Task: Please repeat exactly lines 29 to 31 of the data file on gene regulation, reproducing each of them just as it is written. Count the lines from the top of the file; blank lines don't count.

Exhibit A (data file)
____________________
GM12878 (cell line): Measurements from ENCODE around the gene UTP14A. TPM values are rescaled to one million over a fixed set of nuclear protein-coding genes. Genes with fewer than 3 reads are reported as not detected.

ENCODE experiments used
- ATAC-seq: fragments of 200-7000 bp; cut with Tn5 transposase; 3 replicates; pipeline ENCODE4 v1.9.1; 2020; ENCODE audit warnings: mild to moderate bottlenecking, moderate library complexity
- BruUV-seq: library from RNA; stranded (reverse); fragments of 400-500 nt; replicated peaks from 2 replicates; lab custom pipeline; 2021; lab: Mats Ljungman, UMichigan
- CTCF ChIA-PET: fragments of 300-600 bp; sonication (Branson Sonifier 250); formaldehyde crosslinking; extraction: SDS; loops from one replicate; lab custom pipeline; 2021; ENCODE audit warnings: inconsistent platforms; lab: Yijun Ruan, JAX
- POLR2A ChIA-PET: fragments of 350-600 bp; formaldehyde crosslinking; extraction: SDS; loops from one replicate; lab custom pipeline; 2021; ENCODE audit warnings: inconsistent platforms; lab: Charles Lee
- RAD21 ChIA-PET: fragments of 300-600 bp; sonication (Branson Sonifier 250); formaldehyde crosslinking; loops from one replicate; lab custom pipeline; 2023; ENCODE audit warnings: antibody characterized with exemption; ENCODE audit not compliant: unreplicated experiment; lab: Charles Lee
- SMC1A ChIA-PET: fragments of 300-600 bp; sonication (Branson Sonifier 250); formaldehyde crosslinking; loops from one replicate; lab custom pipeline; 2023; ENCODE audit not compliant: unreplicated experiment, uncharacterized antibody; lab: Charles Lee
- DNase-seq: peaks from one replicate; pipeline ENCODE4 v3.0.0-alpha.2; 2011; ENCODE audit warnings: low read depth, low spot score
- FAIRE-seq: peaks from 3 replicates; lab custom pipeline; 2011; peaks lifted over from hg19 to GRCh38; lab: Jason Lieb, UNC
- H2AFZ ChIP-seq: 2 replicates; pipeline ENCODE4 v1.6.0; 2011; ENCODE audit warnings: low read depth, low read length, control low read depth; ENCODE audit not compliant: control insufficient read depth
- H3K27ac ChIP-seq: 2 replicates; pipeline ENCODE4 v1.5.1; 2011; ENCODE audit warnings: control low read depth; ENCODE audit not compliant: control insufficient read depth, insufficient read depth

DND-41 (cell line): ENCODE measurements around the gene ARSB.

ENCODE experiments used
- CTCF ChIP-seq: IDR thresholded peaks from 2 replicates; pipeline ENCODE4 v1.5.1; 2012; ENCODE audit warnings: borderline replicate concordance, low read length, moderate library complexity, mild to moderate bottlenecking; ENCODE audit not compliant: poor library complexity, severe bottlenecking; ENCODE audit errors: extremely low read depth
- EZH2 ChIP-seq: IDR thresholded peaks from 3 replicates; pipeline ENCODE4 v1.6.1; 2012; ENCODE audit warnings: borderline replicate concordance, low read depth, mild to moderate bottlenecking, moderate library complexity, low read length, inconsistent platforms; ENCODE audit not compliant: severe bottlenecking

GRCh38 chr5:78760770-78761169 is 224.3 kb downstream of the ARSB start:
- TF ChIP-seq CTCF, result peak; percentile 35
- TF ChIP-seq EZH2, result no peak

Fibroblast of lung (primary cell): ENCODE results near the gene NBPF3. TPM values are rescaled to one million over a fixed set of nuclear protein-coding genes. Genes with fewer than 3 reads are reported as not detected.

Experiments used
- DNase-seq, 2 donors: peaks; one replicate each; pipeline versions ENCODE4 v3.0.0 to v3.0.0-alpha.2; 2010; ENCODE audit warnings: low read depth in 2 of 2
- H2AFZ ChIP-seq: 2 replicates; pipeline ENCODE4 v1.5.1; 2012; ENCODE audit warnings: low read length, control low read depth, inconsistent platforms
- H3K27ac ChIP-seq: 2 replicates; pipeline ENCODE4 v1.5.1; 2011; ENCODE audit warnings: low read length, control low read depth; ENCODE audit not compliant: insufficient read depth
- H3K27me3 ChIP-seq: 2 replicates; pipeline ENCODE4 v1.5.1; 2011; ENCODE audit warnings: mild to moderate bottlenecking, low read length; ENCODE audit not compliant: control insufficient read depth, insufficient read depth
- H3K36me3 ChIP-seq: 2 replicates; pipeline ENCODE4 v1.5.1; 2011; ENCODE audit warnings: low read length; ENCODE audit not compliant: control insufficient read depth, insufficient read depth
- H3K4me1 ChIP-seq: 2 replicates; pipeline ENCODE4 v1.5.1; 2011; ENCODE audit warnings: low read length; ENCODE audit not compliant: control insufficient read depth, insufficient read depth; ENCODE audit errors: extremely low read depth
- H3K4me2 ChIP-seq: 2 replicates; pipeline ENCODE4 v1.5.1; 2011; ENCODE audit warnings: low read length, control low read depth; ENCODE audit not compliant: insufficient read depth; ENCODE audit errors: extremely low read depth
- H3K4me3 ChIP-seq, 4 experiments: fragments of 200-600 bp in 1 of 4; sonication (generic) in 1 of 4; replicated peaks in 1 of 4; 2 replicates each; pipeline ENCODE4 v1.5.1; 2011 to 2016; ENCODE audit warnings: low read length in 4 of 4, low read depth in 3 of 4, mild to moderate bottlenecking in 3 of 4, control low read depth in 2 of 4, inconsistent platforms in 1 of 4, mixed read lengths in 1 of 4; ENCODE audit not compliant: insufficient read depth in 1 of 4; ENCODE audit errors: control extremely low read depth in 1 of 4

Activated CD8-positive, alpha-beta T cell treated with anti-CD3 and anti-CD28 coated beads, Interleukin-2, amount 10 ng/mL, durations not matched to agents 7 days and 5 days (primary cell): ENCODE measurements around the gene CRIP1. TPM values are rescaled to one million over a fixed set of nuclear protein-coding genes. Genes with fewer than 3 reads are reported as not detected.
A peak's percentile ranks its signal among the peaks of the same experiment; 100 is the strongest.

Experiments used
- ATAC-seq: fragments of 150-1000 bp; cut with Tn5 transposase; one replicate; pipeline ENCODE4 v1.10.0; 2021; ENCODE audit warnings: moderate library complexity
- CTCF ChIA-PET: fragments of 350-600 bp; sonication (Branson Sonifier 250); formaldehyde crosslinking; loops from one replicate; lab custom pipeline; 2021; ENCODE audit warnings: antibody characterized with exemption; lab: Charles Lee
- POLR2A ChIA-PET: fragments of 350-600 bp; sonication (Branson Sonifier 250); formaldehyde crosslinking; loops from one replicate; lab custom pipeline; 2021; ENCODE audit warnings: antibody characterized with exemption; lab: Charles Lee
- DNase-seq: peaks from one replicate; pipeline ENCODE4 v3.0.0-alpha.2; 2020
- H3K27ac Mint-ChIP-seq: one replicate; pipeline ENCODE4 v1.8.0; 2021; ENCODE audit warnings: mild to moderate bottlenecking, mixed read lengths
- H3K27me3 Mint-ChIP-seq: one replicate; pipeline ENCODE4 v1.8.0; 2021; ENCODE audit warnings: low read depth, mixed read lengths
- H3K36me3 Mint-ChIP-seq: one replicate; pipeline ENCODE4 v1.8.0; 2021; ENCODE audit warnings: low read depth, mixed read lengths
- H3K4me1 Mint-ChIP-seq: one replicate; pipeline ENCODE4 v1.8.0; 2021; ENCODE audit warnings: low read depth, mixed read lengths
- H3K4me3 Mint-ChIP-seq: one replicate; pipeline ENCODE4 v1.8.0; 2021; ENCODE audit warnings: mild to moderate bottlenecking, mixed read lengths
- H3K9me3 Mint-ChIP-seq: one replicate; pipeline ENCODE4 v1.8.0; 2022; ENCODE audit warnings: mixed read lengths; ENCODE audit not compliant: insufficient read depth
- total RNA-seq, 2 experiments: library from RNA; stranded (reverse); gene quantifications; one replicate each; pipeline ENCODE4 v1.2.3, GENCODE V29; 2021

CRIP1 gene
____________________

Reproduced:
- H3K4me3 ChIP-seq, 4 experiments: fragments of 200-600 bp in 1 of 4; sonication (generic) in 1 of 4; replicated peaks in 1 of 4; 2 replicates each; pipeline ENCODE4 v1.5.1; 2011 to 2016; ENCODE audit warnings: low read length in 4 of 4, low read depth in 3 of 4, mild to moderate bottlenecking in 3 of 4, control low read depth in 2 of 4, inconsistent platforms in 1 of 4, mixed read lengths in 1 of 4; ENCODE audit not compliant: insufficient read depth in 1 of 4; ENCODE audit errors: control extremely low read depth in 1 of 4

Activated CD8-positive, alpha-beta T cell treated with anti-CD3 and anti-CD28 coated beads, Interleukin-2, amount 10 ng/mL, durations not matched to agents 7 days and 5 days (primary cell): ENCODE measurements around the gene CRIP1. TPM values are rescaled to one million over a fixed set of nuclear protein-coding genes. Genes with fewer than 3 reads are reported as not detected.
A peak's percentile ranks its signal among the peaks of the same experiment; 100 is the strongest.